delay that quest, it's a sacrifice she'd be willing to make.
"It is a no-win situation," she said. "If they said we're going to have another
trial, then I'll suck it up and wait for the next trial ... the pain that
they're going through is atrocious."
Not everyone is as ready to see the case go to trial for the second time.
Sarah de Vries disappeared in April 1998, one month shy of her 29th birthday,
and is one of the 20 women on the list for a possible second trial. Her friend,
Wayne Leng, said though he's conflicted at times, he doesn't really want the
court proceedings to go that far.
"Pickton can't get any more time than he's already gotten," Leng said. "He's
going to be in jail for life."
Leng stressed that he is 100 per cent behind the families hoping for a second
trial. He simply isn't convinced that more court proceedings would provide any
greater sense of closure for the loss of his friend.
"They've got the guy," he said. "They've nailed him. . . . I don't know how I
would feel any different with him absolutely being found guilty of her murder."
For Beaudoin, however, it's important that the circumstances that led to her
sister's death be part of the public record.
"This is why I want a trial for my sister," she said.
"My sister is gone. I want the man who supposedly has done this to her to be
accountable for it. You just don't press charges of first-degree murder against
a man and then not go forward."
Pickton was arrested in February 2002, setting off a massive search of his
property in Port Coquitlam, B.C., where investigators found body parts, blood
samples, fragments of bone and the belongings of victims.
The Crown is appealing Pickton's acquittal on six first-degree murder charges,
but Crown prosecutor Gregory Fitch has said he would prefer to see the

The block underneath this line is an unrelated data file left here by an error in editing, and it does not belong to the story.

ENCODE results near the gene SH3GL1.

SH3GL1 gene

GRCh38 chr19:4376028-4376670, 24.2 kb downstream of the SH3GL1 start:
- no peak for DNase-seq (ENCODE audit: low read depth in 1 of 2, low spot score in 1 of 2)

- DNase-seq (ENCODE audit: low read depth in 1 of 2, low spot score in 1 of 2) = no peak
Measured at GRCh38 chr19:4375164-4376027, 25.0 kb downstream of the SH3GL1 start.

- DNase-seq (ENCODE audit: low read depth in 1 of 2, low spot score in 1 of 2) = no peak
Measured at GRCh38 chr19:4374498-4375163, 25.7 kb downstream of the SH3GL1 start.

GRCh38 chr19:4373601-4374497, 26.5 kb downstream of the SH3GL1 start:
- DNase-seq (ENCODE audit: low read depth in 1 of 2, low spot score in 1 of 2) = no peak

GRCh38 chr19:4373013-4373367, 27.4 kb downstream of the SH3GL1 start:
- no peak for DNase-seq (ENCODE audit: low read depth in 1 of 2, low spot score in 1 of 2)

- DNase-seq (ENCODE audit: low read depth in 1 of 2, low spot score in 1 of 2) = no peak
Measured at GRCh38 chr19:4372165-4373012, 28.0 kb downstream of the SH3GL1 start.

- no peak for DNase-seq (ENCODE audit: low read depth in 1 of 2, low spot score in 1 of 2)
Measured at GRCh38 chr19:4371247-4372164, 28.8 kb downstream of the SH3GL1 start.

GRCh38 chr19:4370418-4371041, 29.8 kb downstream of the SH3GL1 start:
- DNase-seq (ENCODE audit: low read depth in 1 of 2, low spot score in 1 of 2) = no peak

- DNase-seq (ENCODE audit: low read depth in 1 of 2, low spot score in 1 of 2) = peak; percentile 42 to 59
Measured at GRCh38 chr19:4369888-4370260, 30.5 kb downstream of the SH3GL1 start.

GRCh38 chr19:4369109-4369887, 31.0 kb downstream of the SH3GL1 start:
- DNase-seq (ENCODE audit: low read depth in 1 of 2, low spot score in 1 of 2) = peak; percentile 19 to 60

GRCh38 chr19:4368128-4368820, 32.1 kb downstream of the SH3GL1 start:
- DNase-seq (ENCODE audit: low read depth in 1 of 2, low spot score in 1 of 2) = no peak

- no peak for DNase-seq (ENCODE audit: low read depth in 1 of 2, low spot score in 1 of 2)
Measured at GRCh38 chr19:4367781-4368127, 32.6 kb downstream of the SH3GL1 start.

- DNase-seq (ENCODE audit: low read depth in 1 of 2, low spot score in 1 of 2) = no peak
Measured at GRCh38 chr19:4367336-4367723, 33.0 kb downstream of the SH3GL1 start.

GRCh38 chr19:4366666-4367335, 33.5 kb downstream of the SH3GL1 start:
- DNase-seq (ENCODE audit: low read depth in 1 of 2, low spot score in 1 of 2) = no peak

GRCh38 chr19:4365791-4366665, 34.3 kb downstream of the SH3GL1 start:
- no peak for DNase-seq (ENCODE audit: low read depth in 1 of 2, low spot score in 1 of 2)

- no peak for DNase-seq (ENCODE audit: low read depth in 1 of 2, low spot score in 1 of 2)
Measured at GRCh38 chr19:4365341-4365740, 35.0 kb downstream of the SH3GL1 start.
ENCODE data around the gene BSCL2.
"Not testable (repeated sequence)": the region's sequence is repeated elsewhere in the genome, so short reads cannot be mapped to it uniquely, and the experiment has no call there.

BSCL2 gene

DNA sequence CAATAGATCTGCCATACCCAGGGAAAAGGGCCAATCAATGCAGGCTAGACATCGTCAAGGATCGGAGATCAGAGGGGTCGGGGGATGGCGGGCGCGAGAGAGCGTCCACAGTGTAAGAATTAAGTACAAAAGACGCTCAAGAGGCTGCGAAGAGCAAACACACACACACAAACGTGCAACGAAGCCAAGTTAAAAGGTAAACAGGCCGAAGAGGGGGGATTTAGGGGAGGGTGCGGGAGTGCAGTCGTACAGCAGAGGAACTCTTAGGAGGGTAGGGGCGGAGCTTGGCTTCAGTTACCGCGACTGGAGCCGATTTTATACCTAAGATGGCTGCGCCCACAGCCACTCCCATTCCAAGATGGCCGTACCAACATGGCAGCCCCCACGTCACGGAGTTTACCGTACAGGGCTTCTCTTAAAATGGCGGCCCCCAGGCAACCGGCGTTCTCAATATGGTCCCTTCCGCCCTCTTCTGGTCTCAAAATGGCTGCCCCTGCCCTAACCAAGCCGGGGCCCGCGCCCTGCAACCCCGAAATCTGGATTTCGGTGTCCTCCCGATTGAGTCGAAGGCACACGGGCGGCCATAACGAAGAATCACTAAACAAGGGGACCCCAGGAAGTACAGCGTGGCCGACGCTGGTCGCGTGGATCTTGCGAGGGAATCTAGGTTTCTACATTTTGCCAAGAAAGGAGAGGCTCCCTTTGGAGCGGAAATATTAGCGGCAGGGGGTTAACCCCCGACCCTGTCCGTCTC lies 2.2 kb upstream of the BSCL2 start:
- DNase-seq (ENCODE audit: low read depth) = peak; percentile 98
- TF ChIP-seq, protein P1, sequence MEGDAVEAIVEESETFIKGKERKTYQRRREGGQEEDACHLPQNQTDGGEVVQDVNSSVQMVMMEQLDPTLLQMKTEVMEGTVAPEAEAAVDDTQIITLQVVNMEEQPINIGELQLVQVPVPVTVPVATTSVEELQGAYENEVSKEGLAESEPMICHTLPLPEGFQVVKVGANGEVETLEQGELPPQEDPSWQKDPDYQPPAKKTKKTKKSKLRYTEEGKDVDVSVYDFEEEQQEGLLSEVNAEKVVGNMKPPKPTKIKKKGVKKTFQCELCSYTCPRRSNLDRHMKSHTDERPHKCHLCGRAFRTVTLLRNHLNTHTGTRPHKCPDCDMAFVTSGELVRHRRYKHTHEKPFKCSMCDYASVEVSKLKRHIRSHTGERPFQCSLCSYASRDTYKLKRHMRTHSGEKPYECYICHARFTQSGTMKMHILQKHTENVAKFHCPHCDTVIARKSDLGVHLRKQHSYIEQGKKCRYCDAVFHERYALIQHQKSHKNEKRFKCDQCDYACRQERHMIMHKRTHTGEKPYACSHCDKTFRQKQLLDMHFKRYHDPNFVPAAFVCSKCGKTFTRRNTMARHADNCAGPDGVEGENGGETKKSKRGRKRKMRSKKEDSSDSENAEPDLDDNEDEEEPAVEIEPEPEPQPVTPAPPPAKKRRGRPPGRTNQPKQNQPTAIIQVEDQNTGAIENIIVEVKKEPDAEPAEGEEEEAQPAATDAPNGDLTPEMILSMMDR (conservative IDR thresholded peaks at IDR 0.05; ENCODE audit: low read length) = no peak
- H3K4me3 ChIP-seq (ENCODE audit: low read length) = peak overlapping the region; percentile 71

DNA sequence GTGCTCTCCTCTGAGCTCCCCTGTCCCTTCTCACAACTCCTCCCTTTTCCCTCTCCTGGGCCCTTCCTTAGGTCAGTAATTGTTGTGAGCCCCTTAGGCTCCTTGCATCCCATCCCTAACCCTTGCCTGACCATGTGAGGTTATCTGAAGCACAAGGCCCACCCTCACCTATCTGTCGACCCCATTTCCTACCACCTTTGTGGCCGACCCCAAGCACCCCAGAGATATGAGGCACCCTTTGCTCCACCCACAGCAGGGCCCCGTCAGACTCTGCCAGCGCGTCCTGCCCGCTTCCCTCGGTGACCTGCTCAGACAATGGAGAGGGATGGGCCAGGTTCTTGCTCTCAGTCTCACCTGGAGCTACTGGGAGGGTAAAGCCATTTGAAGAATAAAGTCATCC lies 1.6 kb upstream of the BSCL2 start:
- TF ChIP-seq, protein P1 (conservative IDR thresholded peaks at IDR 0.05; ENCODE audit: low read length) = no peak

second-degree murder convictions stand and Pickton simply remain in prison, his
legal saga over.
Fitch did express concern about the possibility of the appeal court denying
Pickton's appeal while at the same time granting that of the Crown, which could
have the unintended effect of requiring a new trial the Crown doesn't want.
Should that happen, Fitch said he would ask the court to stay the order for a
Pickton's defence lawyers told the Appeal Court that there was a lot of
confusion among jury members on the question of whether Pickton acted alone.
Lawyer Gil McKinnon said that confusion only got worse after the jury asked a
question of the trial judge six days into deliberations.
"At least one or more jurors seemed to be having difficulty on whether Robert
Pickton was the sole shooter of the three women," McKinnon said in late March,
referring to the murders of Wilson, Abotsway and Joesbury.
The women's severed heads were found on Pickton's farm. Each woman had been
Six days into jury deliberations, Justice James Williams changed his
instructions to the jury, saying he had been "not sufficiently precise" and "in
error" in three paragraphs of his original charge.